Remote operations? Aging equipment? No problem

Additive manufacturing enables a more resilient, secure, and efficient supply chain

The military base in Alert, Nunavut. Troop deployments to conflict zones around the world. Unexpected increases in operational needs depleting stock levels of aging equipment that’s no longer supported by its manufacturer.

Leaders in such military operations shouldn’t have to be worrying about getting parts if an armoured personnel carrier breaks down or when they’re far from a supply depot.

Additive manufacturing (AM) is a promising solution to these decades‑old problems. Also known as 3D printing, it enables complex parts to be produced at volume—and because it uses deployable technology and common raw materials to produce any number of specialized parts, it’s portable and versatile.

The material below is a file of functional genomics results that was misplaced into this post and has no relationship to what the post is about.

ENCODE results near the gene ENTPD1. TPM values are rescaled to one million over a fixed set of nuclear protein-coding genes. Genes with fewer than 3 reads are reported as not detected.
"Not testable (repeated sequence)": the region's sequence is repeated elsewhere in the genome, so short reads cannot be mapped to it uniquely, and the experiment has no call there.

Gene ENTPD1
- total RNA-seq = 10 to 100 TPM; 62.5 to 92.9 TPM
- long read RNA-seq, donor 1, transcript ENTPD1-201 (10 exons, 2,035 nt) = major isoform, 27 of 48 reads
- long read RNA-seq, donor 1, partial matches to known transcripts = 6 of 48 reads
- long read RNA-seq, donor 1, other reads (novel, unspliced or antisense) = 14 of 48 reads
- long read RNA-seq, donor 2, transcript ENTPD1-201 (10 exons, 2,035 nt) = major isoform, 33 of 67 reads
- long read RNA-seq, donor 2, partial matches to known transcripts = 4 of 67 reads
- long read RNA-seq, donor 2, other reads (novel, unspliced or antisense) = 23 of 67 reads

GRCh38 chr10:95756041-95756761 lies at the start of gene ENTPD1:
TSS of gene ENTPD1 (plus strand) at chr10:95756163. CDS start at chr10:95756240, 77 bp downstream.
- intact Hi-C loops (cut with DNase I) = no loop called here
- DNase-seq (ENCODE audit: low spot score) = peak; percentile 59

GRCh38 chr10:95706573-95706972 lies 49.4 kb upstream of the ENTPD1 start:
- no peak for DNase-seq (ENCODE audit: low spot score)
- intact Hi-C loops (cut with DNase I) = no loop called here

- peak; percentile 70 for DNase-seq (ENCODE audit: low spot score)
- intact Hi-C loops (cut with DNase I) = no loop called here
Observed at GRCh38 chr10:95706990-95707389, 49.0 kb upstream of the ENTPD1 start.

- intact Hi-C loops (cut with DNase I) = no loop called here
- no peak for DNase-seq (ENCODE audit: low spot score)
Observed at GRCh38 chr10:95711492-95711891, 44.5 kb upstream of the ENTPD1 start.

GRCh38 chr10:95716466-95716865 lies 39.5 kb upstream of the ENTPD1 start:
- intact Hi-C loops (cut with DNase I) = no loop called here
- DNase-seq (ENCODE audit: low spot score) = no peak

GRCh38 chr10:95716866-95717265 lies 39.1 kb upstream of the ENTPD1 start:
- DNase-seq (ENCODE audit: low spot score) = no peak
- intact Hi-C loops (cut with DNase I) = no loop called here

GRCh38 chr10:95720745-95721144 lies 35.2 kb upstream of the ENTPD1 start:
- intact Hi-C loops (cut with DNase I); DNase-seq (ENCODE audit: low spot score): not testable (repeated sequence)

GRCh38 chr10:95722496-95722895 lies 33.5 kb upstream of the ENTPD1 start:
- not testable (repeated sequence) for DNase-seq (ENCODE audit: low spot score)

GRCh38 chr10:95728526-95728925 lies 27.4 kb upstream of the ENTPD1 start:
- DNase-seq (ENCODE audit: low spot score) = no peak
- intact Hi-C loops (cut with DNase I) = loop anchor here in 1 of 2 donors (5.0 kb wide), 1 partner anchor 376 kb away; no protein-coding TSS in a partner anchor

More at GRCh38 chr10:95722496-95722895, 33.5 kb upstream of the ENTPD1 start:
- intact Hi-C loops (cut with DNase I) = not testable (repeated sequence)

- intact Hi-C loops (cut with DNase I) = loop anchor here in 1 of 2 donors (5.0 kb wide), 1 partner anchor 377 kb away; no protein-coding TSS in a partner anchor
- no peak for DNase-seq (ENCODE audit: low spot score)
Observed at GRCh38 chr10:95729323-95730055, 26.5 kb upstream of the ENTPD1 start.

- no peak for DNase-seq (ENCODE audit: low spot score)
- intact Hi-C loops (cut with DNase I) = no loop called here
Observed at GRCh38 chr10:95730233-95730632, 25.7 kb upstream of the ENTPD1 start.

The key benefits of additive manufacturing are:
- Increased functionality
- Increased service levels
- Reduced costs
- Reduced risk

This type of manufacturing is particularly well-suited to organizations—such as the Government of Canada—that operate large, complex equipment fleets because it can help extend the service life of those assets, simplify inventory planning, and improve support to assets operating in remote locations.

For more information, read Remote operations? Aging equipment? No problem.

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